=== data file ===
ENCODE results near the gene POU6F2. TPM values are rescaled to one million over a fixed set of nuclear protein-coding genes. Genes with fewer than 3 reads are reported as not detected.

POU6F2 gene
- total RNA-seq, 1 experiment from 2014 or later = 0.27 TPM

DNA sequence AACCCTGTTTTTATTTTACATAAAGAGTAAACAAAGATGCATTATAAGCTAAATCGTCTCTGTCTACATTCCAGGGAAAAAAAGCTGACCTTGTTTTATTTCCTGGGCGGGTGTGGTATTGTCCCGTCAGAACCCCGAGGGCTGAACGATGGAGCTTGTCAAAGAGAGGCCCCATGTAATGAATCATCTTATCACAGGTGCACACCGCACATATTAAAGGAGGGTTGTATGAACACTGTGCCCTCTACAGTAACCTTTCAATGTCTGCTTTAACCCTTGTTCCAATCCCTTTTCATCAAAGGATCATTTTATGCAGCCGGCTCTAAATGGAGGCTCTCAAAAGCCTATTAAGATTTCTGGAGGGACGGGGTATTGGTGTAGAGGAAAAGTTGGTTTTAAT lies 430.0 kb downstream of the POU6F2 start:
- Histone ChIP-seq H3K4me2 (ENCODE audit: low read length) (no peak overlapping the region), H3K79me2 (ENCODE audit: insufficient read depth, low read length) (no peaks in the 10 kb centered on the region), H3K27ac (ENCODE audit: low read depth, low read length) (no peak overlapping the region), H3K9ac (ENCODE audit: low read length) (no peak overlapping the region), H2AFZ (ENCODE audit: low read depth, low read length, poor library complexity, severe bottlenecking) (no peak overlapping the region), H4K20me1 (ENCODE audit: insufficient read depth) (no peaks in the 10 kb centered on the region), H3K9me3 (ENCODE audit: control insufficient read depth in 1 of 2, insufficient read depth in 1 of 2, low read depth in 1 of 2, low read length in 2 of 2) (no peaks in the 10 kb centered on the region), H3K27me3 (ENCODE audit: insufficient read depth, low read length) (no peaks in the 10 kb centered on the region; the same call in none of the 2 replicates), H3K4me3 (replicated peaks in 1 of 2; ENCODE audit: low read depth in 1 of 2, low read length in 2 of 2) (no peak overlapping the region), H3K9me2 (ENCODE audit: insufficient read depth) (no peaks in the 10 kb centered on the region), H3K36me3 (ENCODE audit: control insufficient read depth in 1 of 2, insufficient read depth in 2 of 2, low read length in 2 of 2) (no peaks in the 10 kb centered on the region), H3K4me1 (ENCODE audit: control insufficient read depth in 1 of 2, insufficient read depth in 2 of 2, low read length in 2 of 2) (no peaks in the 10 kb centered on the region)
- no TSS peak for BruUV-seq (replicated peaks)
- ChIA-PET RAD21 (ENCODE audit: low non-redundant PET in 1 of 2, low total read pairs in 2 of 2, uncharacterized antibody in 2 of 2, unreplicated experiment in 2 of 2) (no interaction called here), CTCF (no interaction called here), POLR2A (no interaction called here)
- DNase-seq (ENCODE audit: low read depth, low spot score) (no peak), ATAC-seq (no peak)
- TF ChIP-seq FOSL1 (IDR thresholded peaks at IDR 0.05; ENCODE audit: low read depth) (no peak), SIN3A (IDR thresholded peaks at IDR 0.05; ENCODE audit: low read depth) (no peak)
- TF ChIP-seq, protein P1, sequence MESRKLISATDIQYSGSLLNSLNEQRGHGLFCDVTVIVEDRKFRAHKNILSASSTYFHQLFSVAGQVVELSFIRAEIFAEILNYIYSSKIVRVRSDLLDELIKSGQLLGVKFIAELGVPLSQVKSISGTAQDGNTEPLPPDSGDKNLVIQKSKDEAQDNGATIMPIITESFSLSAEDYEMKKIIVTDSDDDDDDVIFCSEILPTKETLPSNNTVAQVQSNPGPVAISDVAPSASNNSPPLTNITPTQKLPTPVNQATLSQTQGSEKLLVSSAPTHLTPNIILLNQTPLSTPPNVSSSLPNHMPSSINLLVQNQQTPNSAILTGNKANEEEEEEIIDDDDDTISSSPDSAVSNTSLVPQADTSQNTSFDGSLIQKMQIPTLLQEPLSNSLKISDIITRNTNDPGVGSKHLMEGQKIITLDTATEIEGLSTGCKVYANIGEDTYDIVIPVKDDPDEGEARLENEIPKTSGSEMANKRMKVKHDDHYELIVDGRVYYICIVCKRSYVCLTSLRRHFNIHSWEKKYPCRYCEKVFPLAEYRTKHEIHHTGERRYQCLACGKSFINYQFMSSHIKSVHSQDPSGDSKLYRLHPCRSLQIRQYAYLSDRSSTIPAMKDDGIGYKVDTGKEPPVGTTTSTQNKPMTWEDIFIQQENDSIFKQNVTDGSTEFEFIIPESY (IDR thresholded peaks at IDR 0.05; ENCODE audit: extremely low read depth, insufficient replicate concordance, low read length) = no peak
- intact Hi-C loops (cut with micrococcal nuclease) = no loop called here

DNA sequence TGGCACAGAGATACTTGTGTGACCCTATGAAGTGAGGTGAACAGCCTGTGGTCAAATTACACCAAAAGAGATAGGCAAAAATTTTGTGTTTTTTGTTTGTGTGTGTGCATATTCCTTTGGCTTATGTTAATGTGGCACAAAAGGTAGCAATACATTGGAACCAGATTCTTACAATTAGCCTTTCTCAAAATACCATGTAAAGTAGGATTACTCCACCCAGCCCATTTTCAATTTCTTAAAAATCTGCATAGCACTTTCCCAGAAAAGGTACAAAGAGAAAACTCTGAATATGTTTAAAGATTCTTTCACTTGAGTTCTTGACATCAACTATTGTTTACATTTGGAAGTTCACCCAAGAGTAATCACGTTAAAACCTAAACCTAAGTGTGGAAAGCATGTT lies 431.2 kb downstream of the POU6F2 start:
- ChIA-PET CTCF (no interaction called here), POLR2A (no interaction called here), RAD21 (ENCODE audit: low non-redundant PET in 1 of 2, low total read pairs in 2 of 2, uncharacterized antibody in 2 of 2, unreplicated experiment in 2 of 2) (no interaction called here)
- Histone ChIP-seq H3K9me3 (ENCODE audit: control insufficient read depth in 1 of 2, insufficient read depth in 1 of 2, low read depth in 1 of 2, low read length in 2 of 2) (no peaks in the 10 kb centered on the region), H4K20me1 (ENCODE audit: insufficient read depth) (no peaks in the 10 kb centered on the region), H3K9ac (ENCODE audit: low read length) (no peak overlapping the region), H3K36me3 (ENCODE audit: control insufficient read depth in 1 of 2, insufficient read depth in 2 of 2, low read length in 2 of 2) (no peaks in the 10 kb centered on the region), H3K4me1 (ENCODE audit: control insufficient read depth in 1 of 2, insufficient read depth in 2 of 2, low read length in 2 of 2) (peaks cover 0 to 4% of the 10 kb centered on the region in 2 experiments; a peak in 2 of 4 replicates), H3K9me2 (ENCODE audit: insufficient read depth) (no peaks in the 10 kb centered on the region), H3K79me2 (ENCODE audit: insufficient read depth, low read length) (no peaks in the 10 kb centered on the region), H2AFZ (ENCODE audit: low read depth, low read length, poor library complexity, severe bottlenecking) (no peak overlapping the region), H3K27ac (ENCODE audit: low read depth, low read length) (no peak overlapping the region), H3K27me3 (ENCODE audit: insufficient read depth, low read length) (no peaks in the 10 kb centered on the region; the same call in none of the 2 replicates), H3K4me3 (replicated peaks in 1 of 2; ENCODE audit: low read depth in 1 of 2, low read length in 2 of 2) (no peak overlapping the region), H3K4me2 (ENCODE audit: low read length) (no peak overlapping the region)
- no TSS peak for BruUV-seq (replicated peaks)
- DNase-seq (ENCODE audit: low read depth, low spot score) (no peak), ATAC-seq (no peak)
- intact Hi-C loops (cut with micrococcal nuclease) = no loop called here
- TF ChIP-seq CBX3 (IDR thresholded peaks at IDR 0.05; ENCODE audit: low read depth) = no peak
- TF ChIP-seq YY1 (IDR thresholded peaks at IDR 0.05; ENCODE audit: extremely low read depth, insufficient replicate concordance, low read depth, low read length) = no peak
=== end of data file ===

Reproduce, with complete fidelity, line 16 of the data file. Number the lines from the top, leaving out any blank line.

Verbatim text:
- DNase-seq (ENCODE audit: low read depth, low spot score) (no peak), ATAC-seq (no peak)